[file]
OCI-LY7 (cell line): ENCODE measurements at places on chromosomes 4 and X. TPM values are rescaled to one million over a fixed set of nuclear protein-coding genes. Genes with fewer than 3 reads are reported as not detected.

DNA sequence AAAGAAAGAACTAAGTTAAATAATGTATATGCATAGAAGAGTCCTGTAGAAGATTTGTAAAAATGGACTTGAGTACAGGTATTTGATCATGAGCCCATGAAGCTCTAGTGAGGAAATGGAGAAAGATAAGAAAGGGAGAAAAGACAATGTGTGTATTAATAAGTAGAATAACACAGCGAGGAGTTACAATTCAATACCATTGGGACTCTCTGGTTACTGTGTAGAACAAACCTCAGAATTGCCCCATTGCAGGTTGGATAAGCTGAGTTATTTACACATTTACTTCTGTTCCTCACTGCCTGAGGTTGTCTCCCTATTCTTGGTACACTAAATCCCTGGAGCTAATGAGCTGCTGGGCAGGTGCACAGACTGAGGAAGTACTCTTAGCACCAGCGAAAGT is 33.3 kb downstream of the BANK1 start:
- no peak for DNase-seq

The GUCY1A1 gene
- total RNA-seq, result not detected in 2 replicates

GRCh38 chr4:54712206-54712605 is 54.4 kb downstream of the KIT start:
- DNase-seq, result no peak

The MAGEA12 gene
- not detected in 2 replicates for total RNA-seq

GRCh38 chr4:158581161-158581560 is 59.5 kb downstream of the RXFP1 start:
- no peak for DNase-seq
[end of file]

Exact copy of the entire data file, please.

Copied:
OCI-LY7 (cell line): ENCODE measurements at places on chromosomes 4 and X. TPM values are rescaled to one million over a fixed set of nuclear protein-coding genes. Genes with fewer than 3 reads are reported as not detected.

DNA sequence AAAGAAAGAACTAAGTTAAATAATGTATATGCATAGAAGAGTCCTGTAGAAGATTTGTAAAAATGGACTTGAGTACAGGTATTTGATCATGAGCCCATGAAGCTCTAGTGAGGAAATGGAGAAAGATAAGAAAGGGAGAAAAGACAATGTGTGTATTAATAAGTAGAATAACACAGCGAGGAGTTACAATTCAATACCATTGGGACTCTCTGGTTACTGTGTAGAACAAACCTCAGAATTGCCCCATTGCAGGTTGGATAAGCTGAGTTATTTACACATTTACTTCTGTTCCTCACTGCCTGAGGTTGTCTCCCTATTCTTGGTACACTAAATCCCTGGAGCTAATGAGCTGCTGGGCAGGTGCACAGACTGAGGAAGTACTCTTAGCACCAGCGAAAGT is 33.3 kb downstream of the BANK1 start:
- no peak for DNase-seq

The GUCY1A1 gene
- total RNA-seq, result not detected in 2 replicates

GRCh38 chr4:54712206-54712605 is 54.4 kb downstream of the KIT start:
- DNase-seq, result no peak

The MAGEA12 gene
- not detected in 2 replicates for total RNA-seq

GRCh38 chr4:158581161-158581560 is 59.5 kb downstream of the RXFP1 start:
- no peak for DNase-seq